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U.S. Regulation of Exports by Academic Institutions: An Overview Presented at Carnegie Mellon University. June 2009. The Legal Landscape. U.S. Sanctions and Economic Embargoes U.S. Export Control Laws Export Administration Regulations ( “ EAR ” )

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U.S. Regulation of Exports by Academic Institutions: An OverviewPresented at Carnegie Mellon University

June 2009


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The Legal Landscape Overview

  • U.S. Sanctions and Economic Embargoes

  • U.S. Export Control Laws

    • Export Administration Regulations (“EAR”)

    • International Traffic in Arms Regulations (“ITAR”)


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The Legal Landscape Overview

How U.S. Restrictions Apply To Carnegie Mellon

  • United States embargoes against specified countries (Burma, Cuba, Iran, Sudan, Syria, North Korea) and against listed individuals and entities.

  • Exports—including "deemed exports"—of United States-origin goods and technology.

  • Activities (e.g., services) of "United States persons."



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Sanctions and Embargoes Overview

U.S. Economic Sanctions and Trade Embargoes

  • Regulations administered by Treasury Department's Office of Foreign Assets Control ("OFAC")

  • Near-total embargoes, covering most business dealings, against Cuba, Iran, Sudan, North Korea, and Syria.

  • Partial embargo against Burma, limited to investment and provision of financial services.

  • Exception for "information and informational materials," but not if the information is subject to export controls and not for "services."


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Sanctions and Embargoes Overview

Specially Designated Nationals (“SDNs”)

  • In addition to sanctions against named countries, OFAC maintains a list of “Specially Designated Nationals” and other blocked parties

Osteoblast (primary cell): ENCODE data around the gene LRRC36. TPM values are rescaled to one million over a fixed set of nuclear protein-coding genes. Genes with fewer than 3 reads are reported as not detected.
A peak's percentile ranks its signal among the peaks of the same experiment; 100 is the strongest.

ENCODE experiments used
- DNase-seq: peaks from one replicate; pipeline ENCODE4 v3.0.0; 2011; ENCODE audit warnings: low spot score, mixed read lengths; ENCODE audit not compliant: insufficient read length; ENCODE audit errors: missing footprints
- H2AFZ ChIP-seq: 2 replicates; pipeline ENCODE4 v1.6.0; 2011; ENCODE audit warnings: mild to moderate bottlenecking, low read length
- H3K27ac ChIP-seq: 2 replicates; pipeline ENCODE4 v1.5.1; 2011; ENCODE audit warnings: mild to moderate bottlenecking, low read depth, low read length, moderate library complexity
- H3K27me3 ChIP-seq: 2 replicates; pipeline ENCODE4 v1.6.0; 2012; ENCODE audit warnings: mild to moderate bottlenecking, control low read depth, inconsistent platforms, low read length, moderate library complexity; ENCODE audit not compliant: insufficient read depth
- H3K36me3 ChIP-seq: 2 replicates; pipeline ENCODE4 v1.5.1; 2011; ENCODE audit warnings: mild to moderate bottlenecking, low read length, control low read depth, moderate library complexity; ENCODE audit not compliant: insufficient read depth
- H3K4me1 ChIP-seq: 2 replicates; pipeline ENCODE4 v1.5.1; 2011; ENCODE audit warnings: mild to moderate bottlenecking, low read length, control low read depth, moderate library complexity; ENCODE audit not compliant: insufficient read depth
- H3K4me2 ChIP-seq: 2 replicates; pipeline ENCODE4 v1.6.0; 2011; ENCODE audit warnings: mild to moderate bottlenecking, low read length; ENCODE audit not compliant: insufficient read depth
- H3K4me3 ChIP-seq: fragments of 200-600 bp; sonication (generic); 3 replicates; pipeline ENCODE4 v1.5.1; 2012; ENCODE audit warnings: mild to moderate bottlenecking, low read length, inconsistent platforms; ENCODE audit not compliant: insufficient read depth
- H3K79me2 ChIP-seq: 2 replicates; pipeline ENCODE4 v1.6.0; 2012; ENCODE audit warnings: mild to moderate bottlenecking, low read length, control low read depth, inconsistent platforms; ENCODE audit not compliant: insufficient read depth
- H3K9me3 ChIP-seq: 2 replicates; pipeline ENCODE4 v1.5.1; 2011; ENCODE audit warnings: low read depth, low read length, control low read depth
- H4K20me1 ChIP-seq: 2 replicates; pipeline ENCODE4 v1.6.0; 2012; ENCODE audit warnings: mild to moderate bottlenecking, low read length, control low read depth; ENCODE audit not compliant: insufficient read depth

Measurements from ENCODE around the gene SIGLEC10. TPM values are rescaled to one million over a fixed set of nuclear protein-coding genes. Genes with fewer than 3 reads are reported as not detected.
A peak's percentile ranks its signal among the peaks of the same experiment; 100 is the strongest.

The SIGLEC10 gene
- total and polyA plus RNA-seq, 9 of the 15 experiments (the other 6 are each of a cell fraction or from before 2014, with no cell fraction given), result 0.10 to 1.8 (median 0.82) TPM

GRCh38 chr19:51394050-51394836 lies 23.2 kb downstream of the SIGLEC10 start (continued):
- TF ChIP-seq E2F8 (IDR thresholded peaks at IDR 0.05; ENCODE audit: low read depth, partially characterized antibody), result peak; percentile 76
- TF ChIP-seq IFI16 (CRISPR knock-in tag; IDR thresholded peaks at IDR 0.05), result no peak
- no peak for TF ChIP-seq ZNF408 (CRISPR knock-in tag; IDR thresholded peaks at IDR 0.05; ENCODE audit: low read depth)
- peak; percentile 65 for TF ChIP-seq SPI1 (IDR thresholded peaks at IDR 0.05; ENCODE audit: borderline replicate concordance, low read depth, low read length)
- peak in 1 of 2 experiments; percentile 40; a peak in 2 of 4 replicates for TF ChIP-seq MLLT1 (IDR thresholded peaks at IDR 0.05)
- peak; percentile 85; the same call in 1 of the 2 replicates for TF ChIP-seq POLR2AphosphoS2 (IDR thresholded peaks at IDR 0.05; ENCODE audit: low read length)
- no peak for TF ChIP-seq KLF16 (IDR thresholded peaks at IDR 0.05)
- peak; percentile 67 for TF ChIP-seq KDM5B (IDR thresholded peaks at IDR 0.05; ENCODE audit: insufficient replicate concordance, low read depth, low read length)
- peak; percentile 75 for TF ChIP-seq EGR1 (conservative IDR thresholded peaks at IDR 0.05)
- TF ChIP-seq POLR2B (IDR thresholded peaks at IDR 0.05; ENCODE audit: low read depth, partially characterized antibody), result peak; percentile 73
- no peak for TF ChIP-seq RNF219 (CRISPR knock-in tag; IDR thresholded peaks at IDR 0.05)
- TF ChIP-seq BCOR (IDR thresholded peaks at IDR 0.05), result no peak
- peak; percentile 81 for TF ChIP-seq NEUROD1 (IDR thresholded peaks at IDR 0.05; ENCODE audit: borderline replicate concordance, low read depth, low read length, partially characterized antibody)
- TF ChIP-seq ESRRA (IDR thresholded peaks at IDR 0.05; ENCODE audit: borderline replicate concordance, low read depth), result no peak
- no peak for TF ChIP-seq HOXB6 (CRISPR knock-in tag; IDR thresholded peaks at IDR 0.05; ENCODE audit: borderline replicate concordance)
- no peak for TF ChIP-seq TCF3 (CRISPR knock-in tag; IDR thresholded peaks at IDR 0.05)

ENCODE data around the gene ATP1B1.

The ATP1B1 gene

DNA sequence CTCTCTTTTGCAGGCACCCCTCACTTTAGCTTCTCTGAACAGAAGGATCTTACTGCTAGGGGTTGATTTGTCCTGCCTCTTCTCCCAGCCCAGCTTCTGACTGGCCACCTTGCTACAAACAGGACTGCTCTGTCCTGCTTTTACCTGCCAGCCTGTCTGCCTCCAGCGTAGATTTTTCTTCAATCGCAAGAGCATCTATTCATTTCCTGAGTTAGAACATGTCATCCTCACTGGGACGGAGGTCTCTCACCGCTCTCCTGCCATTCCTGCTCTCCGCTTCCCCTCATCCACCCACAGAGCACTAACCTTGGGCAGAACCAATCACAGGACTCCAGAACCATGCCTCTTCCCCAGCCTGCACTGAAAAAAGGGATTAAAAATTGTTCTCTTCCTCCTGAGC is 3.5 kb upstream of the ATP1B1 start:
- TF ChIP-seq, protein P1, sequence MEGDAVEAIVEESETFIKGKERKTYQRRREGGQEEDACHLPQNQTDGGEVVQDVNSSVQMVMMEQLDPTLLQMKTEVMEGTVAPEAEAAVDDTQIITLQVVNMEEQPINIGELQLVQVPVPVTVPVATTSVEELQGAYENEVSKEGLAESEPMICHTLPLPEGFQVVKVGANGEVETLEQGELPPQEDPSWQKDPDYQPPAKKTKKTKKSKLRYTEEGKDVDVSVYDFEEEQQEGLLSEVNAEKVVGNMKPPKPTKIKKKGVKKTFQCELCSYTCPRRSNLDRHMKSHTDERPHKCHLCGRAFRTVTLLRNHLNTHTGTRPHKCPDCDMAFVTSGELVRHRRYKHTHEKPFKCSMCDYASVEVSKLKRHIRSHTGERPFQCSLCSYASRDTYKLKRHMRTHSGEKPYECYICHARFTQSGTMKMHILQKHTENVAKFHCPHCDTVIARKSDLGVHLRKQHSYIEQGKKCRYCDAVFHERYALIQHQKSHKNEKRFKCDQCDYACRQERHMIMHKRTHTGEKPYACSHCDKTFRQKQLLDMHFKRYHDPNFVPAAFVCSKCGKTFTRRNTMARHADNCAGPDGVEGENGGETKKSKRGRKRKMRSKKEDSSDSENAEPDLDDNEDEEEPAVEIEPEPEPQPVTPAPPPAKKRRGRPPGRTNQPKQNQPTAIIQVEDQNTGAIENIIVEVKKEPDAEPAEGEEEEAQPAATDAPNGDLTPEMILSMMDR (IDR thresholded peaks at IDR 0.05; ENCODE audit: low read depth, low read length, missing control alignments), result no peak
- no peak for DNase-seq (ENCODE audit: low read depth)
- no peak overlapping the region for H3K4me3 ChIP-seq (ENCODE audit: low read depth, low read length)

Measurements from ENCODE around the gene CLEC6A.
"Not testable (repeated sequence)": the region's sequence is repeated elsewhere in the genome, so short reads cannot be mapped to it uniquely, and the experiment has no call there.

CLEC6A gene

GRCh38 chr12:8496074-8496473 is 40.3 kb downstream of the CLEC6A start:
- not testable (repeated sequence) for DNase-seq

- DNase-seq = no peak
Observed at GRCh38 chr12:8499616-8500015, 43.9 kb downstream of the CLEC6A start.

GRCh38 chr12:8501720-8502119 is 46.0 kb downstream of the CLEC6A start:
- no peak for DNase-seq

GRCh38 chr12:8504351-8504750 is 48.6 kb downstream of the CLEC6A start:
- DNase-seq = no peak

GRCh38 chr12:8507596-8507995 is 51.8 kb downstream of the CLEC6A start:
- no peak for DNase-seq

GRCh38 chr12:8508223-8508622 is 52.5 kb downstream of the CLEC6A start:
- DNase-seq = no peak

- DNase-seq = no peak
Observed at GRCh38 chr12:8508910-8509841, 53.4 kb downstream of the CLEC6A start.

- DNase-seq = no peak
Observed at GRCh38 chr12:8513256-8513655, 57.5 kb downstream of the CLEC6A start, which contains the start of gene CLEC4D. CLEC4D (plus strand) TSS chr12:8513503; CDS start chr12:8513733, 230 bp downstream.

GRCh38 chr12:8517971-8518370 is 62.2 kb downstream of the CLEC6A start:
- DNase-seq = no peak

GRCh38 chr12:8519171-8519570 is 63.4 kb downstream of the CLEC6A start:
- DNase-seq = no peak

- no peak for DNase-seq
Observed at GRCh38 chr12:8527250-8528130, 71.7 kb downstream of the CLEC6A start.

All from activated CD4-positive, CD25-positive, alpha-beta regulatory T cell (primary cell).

• These individuals are either deemed to be agents of sanctioned governments or are sanctioned parties themselves (e.g., Specially Designated Terrorists, or Specially Designated Narcotics Traffickers)


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Sanctions and Embargoes Overview

Penalties

International Emergency Economic Powers Act (“IEEPA”)

Civil

  • For each violation, any or all of the following are possible: (1) denial of export privileges; (2) fines of up to the greater of $250,000 or twice the value of the export transaction; and/or (3) civil forfeiture

  • Strict liability

    Criminal

  • Criminal (i.e., willful) violations of IEEPA are punishable by fines of up to $1 million, imprisonment for not more that 20 years, or both


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Sanctions and Embargoes Overview

Penalties

Trading with the Enemy Act (“TWEA”)

(Applicable to the Cuban Assets Control Regulations)

Civil

  • For each violation: (1) denial of export privileges; (2) fines of up to $65,000 for each violation; and/or (3) civil forfeiture

  • Strict liability

    Criminal

  • Criminal (i.e., willful) violations of TWEA by organizations are punishable by fines of up to $1 million

  • In addition, officers, directors, or agents of a corporation who knowingly participate in such a TWEA violation are subject to a $100,000 maximum fine, imprisonment for not more that twelve years, or both



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U.S. Export Controls Overview

There are two primary U.S. export control regimes:

  • Export Administration Regulations (“EAR”)

  • International Traffic in Arms Regulations (“ITAR”)


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EAR Overview

Export Administration Regulations

(Dual Use Items and Technology)

  • The Commerce Department's Bureau of Industry and Security (“BIS”) regulates exports of U.S. products, materials, technology, and software that have commercial and military applications (“dual use”). Examples: computers, electronics, chemicals.

  • An item is “subject to the EAR” if it has been produced in the United States or is being exported from the United States. In addition, certain foreign-made products may be deemed “subject to the EAR” on the basis of U.S.-origin content or technology


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EAR Overview

Scope

In general, the EAR govern:

  • Exports

  • Reexports

  • "Deemed" exports

  • Non-U.S.-manufactured products using more than a small proportion of controlled U.S.-origin parts and components